Best strings for Takamine guitars

What Strings Should You Buy for Your Takamine Guitar?

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I could tell you that I love D’Addario’s Silk and Steel (EJ40) and that you should buy these for their awesome mellow tone, but it really depends what you are looking for or would like to try next. There are a number of variations on guitar strings, and each one offers something else (most of them neither better nor worse than the other, just different).

Coated Strings

Coated strings contain a layer of protective material over the wound strings (usually the 6th, 5th, and 4th strings, which are the three closest to your chin). This protective coating helps keep down on the collection of dirt, skin oils, and grime. It also slows down normal wear and tear. With all this extra protection, you get that bright, new tone far longer than you do with uncoated strings. With the longer life of the strings comes a higher price, but if you like them, it’s definitely worth the few extra dollars.

One thing that some people don’t like about coated strings is that they are slicker on the fingers than normal strings. This is actually a good thing, as it helps reduce the amount of fret noise and string squeaks as you play.

Martin SP 7100

Elixir with Polyweb

Elixir with Nanoweb coating (I recommend these over the polyweb).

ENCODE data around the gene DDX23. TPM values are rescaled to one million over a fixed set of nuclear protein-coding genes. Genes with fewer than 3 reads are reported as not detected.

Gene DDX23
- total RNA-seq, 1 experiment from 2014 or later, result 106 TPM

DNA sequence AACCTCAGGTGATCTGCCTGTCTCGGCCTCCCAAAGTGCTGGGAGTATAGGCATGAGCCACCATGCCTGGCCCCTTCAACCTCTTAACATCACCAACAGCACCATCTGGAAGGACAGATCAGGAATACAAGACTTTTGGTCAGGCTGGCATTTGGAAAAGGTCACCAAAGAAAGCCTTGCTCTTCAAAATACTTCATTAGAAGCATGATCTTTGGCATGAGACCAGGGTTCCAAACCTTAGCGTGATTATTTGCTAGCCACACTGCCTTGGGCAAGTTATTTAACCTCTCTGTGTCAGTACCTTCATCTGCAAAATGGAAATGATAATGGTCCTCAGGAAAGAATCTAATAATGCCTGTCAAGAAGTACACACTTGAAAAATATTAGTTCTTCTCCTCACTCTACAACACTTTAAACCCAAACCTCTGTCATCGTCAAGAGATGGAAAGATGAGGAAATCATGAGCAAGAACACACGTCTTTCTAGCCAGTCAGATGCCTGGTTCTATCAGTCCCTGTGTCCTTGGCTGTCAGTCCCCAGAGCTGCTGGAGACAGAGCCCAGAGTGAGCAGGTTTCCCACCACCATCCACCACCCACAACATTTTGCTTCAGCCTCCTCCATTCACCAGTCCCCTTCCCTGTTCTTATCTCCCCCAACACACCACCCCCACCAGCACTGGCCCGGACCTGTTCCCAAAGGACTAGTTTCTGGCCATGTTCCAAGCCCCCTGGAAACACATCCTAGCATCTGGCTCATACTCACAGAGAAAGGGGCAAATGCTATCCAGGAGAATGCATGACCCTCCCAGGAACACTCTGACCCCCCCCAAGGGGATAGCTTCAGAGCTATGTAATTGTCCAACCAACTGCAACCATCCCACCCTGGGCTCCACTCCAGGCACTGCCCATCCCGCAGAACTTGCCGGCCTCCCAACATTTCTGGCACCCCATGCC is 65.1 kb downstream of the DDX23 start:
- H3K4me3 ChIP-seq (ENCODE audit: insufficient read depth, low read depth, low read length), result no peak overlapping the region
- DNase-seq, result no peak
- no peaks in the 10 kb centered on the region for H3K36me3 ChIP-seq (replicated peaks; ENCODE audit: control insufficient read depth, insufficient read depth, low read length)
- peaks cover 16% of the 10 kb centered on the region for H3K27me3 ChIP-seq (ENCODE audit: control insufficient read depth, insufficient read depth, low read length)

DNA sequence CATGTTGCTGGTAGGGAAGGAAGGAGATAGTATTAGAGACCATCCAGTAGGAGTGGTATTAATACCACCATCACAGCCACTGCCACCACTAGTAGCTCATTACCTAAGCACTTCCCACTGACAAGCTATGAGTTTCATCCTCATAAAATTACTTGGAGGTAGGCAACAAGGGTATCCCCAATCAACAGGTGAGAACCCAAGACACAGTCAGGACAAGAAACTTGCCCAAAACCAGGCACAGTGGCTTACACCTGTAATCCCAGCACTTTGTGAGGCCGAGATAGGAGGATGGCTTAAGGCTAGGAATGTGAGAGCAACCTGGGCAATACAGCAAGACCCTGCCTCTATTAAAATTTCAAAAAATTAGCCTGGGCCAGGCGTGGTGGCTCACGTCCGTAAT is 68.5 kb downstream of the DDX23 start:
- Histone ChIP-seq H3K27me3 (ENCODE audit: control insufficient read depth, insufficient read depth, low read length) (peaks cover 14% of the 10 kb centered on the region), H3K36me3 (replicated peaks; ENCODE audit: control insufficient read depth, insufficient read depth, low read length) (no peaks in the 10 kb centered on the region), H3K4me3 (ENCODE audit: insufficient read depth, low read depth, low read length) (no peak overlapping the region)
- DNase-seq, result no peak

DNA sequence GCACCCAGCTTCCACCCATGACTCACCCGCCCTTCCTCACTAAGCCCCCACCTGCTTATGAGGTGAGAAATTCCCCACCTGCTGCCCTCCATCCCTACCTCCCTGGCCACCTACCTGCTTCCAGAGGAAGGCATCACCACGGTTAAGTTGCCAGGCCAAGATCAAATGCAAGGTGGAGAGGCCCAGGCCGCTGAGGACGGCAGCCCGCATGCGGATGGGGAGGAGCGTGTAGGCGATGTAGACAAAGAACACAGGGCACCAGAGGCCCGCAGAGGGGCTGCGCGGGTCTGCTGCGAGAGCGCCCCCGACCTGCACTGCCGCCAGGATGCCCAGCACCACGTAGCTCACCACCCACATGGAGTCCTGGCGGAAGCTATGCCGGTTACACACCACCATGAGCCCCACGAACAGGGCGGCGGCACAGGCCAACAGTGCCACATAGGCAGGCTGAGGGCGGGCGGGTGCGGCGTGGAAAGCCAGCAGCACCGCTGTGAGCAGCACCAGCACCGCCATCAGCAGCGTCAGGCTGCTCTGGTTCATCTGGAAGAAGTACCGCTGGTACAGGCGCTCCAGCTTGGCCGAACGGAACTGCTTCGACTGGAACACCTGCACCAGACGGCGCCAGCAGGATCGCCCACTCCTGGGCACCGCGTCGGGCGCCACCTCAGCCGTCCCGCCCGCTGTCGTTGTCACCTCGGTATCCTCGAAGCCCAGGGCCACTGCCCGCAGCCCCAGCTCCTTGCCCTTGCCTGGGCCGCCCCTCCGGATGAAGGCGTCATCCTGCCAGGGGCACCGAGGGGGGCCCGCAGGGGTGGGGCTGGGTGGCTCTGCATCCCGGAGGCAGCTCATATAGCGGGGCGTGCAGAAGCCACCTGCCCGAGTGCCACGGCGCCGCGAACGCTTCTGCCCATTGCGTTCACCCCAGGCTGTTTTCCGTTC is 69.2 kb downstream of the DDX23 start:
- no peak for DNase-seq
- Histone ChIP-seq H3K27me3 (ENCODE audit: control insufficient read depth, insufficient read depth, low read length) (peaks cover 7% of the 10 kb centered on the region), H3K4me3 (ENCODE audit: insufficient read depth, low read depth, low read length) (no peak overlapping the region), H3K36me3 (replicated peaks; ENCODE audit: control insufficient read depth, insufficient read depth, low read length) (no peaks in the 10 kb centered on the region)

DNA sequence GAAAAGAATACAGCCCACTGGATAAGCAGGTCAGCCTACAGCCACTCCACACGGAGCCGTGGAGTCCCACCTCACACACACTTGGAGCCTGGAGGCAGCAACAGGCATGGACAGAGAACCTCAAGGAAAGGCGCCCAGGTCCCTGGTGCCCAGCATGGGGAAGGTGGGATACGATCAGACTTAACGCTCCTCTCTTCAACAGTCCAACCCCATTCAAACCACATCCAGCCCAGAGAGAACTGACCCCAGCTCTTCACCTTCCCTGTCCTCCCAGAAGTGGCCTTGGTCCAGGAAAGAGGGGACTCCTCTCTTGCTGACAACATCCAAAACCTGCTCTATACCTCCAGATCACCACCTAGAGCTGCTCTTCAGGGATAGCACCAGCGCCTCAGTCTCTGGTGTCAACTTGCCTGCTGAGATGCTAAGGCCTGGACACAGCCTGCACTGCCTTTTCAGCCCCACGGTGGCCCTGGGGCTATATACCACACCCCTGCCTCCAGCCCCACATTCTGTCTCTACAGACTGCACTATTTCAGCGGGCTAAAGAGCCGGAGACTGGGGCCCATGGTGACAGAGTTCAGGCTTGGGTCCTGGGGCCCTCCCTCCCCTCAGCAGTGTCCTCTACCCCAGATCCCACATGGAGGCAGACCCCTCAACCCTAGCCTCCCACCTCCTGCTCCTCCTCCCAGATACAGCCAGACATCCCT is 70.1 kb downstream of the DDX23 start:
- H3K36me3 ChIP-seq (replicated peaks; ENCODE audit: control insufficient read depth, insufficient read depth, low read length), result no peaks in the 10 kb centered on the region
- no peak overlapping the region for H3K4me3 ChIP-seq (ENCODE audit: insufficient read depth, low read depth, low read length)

D’Addario EXPs (but these are actually my favorite coated string!)

Types of Strings

Past coated and uncoated strings, there are many variations of guitar strings. Some of these are available in coated variations, but for the most part I’ll suggest non-coated strings below.

80/20 Bronze – This is how guitar strings were originally made, and they are often a popular choice today. Using a mixture of 80% copper and 20% tin, the sound out of the box is going to be slightly brighter than any of the other types of strings mentioned here.

Martin M170 80/20

D’Addario EJ10 


Phosphor Bronze – These are probably the most common guitar strings. They were first made popular by D’Addario in the 1970s. Composed of 100% bronze, they have a bright, warm tone and a balanced sound.

D’Addario EJ16

Martin MSP4100

 

Nylon - Nylon strings are used on classical guitars (like the Takamine EG128SC). The tone is going to be very warm, and the tension is going to be relaxed on the guitar. Most guitarists would frown upon putting these on a steel string guitar.

Martin M160

Ernie Ball 2403

D’Addario EJ45

D’Addario EXP46 (this is actually a coated nylon string!)

Flatwound – Flatwound strings use a squared wire wrapping on the wrapped strings (the 6th, 5th, and 4th strings). This makes it more resistant to dirt and grime buildup, giving the string a little more time before being replaced. The feeling of the string is easier on the fingers, and the tone is slightly different from usual strings.

D’Addario EFT16

Silk and Steel – If you want something mellow, go with these. Perfect for folk music applications and smaller guitars, these strings feature the use of silk in the copper to give that mellow, hushed tone that’s excellent for fingerpicking. They won’t be as loud as all-metal strings, but the sound of the guitar will really shine.

Martin M130

Martin M1400

D’Addario EJ40 (I always have a set of these around.)

Ernie Ball 2045 Earthwood